Chris Hemsworth’s Alzheimer’s Gene Doesn’t Mean He’ll Get The Disease
Last month, Chris Hemsworth announced he was taking a break from acting after learning he has a gene variant that increases his risk of developing Alzheimer’s disease. The revelation, which came through a genetic test done for the docuseries Limitless, was not completely surprising, Hemsworth told Vanity Fair: His grandfather has Alzheimer’s, and the condition is highly heritable.
The news came as a shock, for sure. But it doesn’t mean Hemsworth’s future is foretold, according to experts. In fact, his experience is one reason experts say you may want to avoid getting tested for this particular variant, even though the test is an option with some mail-in genetic tests.
For one thing, the tests can only identify risk, not predict who will actually develop Alzheimer’s. Conversely, many people who develop the disease don’t have this genetic variant, or allele.
The gene, known as APOE-e4, is considered a risk factor but not a cause of the disease.
“We know that people who have APOE-e4 [can] live a long life without developing Alzheimer’s,” said Dr. Richard Mayeux, chair of the neurology department at the Columbia University Vagelos College of Physicians and Surgeons.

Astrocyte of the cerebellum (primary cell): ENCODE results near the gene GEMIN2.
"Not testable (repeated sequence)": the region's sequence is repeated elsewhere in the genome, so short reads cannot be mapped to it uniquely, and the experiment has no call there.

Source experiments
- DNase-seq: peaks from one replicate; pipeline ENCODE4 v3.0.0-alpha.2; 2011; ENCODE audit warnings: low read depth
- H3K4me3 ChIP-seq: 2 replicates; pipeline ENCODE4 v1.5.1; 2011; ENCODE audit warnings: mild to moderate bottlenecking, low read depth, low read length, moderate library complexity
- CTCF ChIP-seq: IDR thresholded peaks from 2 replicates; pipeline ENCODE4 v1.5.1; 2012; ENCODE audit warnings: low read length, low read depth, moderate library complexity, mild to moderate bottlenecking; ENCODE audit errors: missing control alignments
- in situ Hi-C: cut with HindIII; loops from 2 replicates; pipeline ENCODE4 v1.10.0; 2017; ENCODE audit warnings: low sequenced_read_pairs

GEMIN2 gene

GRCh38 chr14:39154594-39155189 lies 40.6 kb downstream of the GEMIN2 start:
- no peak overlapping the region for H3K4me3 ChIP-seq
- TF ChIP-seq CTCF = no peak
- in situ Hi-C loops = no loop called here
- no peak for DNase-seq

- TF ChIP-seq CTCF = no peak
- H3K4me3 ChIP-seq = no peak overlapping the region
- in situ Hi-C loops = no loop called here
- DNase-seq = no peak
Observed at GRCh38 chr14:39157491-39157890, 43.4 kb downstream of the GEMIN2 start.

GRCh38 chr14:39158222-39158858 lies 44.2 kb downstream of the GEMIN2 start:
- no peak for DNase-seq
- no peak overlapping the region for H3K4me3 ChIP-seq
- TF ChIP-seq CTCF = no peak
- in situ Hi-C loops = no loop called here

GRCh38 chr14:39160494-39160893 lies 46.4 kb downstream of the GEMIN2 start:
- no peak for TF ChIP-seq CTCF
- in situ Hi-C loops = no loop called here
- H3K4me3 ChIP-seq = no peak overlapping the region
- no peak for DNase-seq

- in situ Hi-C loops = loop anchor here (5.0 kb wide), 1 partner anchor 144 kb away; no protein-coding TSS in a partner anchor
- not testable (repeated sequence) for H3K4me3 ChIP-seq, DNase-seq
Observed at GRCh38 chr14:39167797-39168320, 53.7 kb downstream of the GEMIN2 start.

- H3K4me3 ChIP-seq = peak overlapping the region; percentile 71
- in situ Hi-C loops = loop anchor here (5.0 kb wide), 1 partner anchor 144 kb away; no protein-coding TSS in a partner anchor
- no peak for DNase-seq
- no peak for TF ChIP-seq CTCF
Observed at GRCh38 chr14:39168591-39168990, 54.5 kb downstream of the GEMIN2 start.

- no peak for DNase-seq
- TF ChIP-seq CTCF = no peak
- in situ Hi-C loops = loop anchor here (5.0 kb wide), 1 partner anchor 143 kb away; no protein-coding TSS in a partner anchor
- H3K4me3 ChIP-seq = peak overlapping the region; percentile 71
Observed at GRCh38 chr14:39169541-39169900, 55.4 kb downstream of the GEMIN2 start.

Although lifestyle changes like exercise can help, there are few effective ways to slow or delay Alzheimer’s.
“I don’t encourage genetic testing for Alzheimer’s, because if I find that you have a mutation there’s nothing I can do to keep you from getting this disease,” Mayeux said, although “that may change.”
What causes Alzheimer’s disease?
Alzheimer’s is the most common form of dementia, affecting some 6.5 million Americans, most of them 65 and over. That number is likely to double by 2050, according to the Alzheimer’s Association. Experts are still teasing out the causes, but it’s clear that both genes and environmental factors play a role.
“It is a polygenic disorder meaning that there are many genes that may impact getting Alzheimer’s disease,” said Dr. Douglas Scharre, director of the Division of Cognitive Neurology for the Ohio State University Wexner Medical Center. “Lifestyle factors may be separate influencers of getting Alzheimer’s disease. Some conditions, like elevated cholesterol, have both genetic- and lifestyle-related risks that can impact the risk of getting Alzheimer’s disease.”
There are different types of Alzheimer’s
There are two main types of Alzheimer’s disease, depending on when symptoms appear.
Late-onset Alzheimer’s affects people 65 or over, while symptoms of early-onset Alzheimer’s, which is much less common, can start as early as when someone is in their 30s.
About 74% of late-onset Alzheimer’s is due to genetics (lifestyle and environment also affect risk); APOE-e4 is the strongest known risk factor.